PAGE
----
The so-called 'Grim Sleeper' killer was found guilty in May of murdering 10 women over the period of 20 years. Franklin will face a formal sentencing hearing at a later date. His chilling nickname is now believed to be a misnomer because of the 14-year dormant period between two groups of killings credited to the former rubbish collector that started in 1985 and ended in 2007.
Since his indictment in March 2011, the 63-year-old has been linked to six further killings, according to police. Franklin was arrested and charged in July 2010 after DNA collected from serviettes and pizza crusts at a birthday party connected him to over 12 crime scenes.
His defence team advanced the theory that a "mystery man" was responsible for the murders, but prosecuting lawyers slammed this as a far-fetched fiction.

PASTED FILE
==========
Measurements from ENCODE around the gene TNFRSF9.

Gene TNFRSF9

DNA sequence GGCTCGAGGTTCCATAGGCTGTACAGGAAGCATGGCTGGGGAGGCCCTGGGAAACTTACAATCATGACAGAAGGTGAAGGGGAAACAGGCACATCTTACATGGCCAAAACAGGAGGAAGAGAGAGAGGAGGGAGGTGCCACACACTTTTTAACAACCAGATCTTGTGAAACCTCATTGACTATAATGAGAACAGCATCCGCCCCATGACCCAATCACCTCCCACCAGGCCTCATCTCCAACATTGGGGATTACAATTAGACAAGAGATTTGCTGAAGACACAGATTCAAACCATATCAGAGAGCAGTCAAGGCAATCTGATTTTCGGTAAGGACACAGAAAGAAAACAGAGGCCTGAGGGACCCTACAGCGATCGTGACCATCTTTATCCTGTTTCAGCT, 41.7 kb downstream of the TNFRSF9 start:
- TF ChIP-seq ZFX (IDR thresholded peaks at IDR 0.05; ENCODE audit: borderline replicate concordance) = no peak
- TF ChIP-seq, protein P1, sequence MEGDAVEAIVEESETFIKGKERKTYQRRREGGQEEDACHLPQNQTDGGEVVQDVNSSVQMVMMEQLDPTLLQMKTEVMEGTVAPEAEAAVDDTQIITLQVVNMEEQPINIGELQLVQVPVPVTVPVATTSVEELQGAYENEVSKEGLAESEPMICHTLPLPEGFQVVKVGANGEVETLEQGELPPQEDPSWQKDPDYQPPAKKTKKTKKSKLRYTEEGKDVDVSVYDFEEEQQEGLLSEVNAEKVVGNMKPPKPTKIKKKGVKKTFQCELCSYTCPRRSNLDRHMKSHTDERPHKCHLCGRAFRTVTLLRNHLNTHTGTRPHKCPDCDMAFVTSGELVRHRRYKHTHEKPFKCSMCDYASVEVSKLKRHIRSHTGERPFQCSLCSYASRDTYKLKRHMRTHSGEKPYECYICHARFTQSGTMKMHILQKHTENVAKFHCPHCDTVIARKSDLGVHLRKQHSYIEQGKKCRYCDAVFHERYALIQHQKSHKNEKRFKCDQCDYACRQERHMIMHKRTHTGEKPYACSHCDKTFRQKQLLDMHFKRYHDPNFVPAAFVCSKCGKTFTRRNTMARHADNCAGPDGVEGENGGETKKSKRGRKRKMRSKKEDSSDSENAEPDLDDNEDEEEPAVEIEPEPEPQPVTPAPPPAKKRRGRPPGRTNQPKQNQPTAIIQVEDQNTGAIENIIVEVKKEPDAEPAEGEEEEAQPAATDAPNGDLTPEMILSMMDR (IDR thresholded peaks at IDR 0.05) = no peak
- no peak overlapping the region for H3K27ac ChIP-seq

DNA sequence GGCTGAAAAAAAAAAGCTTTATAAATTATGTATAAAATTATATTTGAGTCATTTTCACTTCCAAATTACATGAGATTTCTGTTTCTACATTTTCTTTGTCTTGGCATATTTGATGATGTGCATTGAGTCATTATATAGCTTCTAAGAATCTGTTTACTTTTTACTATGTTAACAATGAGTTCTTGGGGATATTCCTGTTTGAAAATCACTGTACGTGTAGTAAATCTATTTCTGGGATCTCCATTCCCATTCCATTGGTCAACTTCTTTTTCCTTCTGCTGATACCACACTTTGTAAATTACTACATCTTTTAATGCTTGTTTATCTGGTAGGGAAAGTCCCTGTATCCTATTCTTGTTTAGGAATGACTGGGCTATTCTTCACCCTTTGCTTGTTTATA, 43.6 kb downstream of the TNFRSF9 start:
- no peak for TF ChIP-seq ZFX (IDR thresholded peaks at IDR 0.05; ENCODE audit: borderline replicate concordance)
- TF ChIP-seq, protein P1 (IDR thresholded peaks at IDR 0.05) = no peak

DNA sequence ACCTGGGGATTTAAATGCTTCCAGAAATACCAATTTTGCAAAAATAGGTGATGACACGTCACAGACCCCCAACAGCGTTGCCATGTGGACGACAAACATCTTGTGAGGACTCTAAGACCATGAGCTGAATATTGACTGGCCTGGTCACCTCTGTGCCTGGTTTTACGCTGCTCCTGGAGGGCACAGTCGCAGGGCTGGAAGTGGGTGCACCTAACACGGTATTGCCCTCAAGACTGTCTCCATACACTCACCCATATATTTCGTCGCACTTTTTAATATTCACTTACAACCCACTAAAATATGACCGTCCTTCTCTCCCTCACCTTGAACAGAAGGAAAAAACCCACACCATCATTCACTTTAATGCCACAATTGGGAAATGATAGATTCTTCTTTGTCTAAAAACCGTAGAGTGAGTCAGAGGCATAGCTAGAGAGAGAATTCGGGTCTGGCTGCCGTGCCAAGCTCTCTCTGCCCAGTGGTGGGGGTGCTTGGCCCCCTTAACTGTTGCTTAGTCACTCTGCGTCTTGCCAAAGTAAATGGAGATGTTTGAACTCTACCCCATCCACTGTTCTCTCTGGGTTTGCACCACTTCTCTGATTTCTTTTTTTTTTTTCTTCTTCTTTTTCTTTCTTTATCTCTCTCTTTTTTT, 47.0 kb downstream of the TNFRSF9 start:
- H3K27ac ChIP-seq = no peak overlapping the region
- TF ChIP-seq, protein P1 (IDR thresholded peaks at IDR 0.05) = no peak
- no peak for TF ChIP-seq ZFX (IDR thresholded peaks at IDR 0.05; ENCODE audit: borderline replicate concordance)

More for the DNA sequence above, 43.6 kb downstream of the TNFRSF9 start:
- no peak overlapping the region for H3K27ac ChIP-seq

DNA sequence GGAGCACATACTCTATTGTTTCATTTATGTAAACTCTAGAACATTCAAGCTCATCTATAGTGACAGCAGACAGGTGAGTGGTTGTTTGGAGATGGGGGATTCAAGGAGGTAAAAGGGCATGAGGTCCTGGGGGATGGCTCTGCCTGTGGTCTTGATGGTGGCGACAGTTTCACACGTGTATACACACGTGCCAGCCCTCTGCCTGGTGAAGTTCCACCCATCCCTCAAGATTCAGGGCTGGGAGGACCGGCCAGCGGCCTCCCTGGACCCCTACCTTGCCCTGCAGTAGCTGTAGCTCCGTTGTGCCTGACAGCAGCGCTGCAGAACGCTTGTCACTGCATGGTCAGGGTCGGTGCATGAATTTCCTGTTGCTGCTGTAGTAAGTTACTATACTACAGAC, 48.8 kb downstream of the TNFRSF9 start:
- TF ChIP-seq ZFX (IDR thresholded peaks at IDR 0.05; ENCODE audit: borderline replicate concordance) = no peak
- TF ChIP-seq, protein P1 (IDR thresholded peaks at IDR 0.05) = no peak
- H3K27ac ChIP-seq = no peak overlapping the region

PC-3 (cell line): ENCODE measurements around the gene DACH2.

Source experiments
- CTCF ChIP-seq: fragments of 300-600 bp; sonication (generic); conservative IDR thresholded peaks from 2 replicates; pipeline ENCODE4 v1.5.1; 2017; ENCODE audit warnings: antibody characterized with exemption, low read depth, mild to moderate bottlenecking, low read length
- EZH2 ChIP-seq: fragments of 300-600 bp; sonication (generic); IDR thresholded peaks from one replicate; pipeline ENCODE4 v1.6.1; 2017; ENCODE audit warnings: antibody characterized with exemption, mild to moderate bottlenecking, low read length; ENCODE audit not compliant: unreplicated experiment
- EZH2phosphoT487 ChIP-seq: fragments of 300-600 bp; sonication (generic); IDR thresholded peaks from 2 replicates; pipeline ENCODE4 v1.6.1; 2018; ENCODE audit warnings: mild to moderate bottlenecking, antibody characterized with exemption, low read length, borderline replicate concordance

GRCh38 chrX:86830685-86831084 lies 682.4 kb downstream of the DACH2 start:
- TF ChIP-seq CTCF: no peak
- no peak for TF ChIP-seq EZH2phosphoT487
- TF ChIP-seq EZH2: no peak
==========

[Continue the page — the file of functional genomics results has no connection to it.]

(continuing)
When the sentence was read out, Franklin, who wore a yellow shirt and neck tie remained unemotional as he has throughout the entire trial. Relatives of Franklin's victims hugged prosecutors and shed tears on the steps of the courtroom after the death verdict was delivered, according to the LA Times.
"We got what we came to get," said Porter Alexander Jr., whose daughter Alicia was 18 when she was killed.
Donnell Alexander, Alicia's brother, plans to be at Franklin's execution because he "wasn't there when he [Franklin] did what he did to my sister."
In her closing arguments, Deputy District Attorney Beth Silverman spoke in front of a projector that displayed pictures of Franklin's victims' battered and bodies.
"They were so vicious, they were so calculated, and they were so demeaning," Silverman said. "The way that these women ended up, half of them naked... all of them in filthy alleys."
The victims listed in the charges against Franklin were: Debra Jackson, 29; Henrietta Wright, 35; Barbara Ware, 23; Bernita Sparks, 25; Mary Lowe, 26; Lachrica Jefferson, 22; Alicia Alexander; Princess Berthomieux; Valerie McCorvey, 35; and Janecia Peters, 25.
There are 747 inmates currently on death row, according to the California Department of Corrections and Rehabilitation. 76-year-old Clarence Ray Allen was the last person executed in California by lethal injection at San Quentin State Prison.